While multipurpose stadiums offered the benefit of practicality and flexibility, the uninspired cookie-cutter design featured in the majority of these facilities eventually fell out of favor with audiences, particularly old-school baseball fans who longed for a return to the local ballpark look and feel. This caused the growth of the retro-classic concept inspired by older facilities like Wrigley Field and Fenway Park. The first of this retro-classic ballparks was Oriole Park at Camden Yards in Baltimore. Completed in 1992, Camden Yards rests on the website of an old B&O railroad yard in South Baltimore and comes with a sprawling, 1,100-foot-long, eight-story refurbished railroad warehouse as a backdrop. Other stadiums inspired by the Camden Yards model include Progressive Field in Cleveland, PNC Park in Pittsburgh, Citizens Bank Park in Philadelphia, AT&T Park in San Francisco and Miller Park in Milwaukee. These facilities combine the retro look and feel with all the modern features and amenities required to meet the requirements of the 21st-century sports enthusiast. These new baseball stadiums include expansive scoreboards and video replay screens, as well as natural grass or synthetic turf fields which are softer than artificial turf.
CURRENT AND FUTURE STADIUM DESIGN TRENDS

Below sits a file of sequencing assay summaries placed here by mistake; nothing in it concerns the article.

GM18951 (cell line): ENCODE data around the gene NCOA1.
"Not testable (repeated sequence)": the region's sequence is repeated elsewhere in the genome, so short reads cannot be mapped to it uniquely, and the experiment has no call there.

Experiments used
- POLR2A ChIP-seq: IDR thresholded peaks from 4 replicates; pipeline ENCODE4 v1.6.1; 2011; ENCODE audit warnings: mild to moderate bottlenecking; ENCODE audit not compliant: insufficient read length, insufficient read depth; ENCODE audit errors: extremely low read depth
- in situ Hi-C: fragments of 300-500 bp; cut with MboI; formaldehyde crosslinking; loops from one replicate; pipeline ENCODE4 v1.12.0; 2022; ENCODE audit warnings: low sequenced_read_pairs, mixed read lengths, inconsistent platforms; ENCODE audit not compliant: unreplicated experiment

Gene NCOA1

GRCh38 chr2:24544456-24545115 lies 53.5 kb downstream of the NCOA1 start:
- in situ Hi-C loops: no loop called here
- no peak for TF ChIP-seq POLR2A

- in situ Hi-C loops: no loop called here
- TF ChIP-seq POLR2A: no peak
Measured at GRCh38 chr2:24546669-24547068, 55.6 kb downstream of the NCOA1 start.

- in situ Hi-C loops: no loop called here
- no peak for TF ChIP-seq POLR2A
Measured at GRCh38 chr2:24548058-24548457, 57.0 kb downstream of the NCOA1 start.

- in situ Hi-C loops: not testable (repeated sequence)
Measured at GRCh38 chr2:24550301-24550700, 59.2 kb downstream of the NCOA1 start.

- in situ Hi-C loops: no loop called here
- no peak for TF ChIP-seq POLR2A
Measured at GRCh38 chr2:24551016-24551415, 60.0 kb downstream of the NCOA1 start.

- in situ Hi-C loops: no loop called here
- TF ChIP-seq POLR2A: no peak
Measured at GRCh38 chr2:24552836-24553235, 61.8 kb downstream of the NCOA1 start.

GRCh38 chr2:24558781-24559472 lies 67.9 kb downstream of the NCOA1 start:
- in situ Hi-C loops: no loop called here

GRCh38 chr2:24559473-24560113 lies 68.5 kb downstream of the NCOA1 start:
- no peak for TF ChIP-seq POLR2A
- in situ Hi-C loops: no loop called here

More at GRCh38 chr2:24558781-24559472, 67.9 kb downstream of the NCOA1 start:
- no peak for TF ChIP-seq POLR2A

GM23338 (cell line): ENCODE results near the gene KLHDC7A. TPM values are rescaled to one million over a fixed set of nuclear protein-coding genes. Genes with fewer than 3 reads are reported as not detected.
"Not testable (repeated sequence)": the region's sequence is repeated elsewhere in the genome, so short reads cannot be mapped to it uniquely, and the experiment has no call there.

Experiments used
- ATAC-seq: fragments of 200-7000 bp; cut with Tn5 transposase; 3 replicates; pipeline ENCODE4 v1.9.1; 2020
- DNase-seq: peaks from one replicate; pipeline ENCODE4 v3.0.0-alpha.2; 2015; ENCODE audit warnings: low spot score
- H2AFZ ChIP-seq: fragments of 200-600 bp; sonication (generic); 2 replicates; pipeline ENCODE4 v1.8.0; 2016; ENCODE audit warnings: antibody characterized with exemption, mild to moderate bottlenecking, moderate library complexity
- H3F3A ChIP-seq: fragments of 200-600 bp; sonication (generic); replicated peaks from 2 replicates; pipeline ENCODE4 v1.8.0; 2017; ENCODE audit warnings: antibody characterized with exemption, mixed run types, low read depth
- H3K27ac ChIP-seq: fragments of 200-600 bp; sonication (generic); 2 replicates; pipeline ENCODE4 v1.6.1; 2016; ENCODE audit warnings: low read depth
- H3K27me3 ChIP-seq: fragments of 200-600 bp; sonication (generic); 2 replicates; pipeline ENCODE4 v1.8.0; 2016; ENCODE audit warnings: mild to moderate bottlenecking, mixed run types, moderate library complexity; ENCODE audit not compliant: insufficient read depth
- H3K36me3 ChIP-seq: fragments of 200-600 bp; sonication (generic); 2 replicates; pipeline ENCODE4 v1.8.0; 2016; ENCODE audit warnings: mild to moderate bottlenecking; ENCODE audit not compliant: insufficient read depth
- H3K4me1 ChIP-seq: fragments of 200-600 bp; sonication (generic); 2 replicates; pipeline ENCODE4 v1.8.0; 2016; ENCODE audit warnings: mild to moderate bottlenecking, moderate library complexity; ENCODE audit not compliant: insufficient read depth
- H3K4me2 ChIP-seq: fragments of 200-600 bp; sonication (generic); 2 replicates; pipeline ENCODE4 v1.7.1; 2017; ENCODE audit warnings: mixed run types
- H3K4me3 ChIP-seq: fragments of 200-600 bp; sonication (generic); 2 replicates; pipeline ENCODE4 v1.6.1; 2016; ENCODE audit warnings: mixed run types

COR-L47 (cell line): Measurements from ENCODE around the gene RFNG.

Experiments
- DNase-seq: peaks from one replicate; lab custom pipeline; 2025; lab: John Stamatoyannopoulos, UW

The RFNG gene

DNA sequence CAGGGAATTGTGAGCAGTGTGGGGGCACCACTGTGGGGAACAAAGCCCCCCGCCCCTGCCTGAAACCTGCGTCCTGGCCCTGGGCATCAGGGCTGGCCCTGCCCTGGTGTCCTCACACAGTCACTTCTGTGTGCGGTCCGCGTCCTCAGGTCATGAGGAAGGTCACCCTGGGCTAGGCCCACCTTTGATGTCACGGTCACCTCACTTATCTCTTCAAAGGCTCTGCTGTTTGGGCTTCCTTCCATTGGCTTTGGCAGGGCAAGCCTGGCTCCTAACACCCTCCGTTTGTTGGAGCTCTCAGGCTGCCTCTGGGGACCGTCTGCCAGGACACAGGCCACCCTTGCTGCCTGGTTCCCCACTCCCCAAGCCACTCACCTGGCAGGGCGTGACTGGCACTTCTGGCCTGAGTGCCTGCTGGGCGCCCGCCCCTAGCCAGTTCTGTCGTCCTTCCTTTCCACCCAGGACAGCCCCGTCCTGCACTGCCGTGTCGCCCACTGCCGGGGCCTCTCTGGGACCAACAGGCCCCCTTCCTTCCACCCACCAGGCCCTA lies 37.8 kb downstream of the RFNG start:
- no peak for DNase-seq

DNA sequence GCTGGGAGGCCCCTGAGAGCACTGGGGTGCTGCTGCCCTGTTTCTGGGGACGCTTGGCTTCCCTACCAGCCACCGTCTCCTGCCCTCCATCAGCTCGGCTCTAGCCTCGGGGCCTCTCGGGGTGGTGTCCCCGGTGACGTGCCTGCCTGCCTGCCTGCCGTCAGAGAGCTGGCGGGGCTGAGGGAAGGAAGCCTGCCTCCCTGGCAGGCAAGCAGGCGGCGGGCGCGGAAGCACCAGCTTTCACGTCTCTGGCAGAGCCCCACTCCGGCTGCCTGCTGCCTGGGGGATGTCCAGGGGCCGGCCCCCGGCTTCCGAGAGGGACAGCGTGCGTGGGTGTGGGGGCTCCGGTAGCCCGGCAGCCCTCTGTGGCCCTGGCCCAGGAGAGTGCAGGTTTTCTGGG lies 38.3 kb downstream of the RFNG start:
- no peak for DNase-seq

While the traditional stadium design catered to families, modern stadiums to appeal to the 18-to-34-year-old demographic. These younger individuals view going to a sporting event as a whole entertainment experience that entails far more than watching a ball game. The design of newer facilities typically incorporates features like pedestrian malls, entertainment plazas and concourses situated outside the stadium that allow fans to dine, shop and socialize before and after the game. Now’s facilities also feature numerous seating environments that extend well beyond the standard stadium seat in the middle of a crowded row of spectators. Premium seating options include private suites which resemble living rooms and can accommodate 10-15 fans. These suites include a private entrance from the stadium concourse and also have features such as buffets, bars, television screens and computers with Internet access. Some stadiums even provide field suites situated in the front row which place fans right on top of the activity. Stadium amenities also have come a long way, regarding the variety of food choices. Along with the hot dog, beer and bag of peanuts, many stadiums provide a broad assortment of high-end cuisine and craft beers and wine to cater to a younger, upscale crowd. Menu choices at AT&T Stadium in Dallas, widely regarded as the crown jewel of NFL facilities, include everything from chicken fried quail to a brisket sandwich on pretzel bread smothered in melted onions, piquillo peppers and melted cheddar cheese. While the prevalence of single-purpose stadiums continues, there are signs of an eventual return to the multipurpose concept. According to John Rhodes, Director of Sports, Recreation and Entertainment at the London office of HOK, the architectural firm largely responsible for creating the Camden Yards concept, the multipurpose design was gaining traction across Europe over the past decade. Rhodes indicates there is an increasing shift toward developing more civic-type facilities which can host a wide array of athletic and community events. Sustainability has also become a vital element in all new stadium projects to comply with LEED requirements. In a recent StarTalk Radio episode, Stadiums of the Future, Neil deGrasse Tyson dives into modern stadium designs and tech with co-hosts Gary O’Reilly and Chuck Nice and Benjamin Brillat of IBM Sports. Bejamin Brillat discusses how these improvements start right from when the stadium is just a hole in the ground. They bury the conduit from the concrete rightbefore it gets poured. Future designs won’t only change how fans encounter a game, but it could also change the sport.